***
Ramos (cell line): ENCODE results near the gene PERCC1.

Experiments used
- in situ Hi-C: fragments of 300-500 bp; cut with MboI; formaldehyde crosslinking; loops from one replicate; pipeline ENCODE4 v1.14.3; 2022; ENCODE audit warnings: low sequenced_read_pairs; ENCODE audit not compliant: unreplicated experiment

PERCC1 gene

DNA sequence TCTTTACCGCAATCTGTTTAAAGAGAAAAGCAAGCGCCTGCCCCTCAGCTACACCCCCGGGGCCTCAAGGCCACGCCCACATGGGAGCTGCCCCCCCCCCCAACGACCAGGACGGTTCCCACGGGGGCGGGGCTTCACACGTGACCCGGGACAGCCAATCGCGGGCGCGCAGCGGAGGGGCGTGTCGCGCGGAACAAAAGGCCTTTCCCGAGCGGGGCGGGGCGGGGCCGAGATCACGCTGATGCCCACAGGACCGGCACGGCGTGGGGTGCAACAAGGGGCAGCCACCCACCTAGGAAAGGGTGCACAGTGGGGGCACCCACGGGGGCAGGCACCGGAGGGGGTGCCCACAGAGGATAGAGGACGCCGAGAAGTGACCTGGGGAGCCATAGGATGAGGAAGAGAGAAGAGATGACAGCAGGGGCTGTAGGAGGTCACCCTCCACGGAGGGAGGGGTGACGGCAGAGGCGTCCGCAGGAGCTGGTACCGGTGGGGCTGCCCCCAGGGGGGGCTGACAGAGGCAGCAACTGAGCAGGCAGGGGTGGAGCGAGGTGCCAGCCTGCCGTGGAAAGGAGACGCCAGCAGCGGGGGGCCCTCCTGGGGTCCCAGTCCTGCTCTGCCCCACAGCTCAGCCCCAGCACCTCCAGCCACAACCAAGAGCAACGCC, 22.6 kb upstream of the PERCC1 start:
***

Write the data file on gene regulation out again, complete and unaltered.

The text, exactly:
Ramos (cell line): ENCODE results near the gene PERCC1.

Experiments used
- in situ Hi-C: fragments of 300-500 bp; cut with MboI; formaldehyde crosslinking; loops from one replicate; pipeline ENCODE4 v1.14.3; 2022; ENCODE audit warnings: low sequenced_read_pairs; ENCODE audit not compliant: unreplicated experiment

PERCC1 gene

DNA sequence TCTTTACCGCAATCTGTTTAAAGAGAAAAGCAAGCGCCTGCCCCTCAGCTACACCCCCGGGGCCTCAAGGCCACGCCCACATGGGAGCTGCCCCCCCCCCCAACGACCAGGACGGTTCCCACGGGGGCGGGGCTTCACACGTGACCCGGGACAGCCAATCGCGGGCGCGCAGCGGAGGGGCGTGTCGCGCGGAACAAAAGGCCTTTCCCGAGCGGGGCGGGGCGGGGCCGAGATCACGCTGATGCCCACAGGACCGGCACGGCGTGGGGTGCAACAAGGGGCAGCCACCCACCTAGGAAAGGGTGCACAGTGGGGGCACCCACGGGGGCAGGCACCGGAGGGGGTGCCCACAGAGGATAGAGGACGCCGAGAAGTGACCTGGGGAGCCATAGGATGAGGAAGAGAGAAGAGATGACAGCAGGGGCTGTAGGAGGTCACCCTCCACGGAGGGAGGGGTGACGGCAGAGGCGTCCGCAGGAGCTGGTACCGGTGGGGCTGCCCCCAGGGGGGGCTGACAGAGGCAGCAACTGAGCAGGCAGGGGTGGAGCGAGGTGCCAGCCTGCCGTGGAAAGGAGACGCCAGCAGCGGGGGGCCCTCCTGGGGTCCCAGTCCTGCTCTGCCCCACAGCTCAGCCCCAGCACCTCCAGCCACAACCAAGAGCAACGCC, 22.6 kb upstream of the PERCC1 start: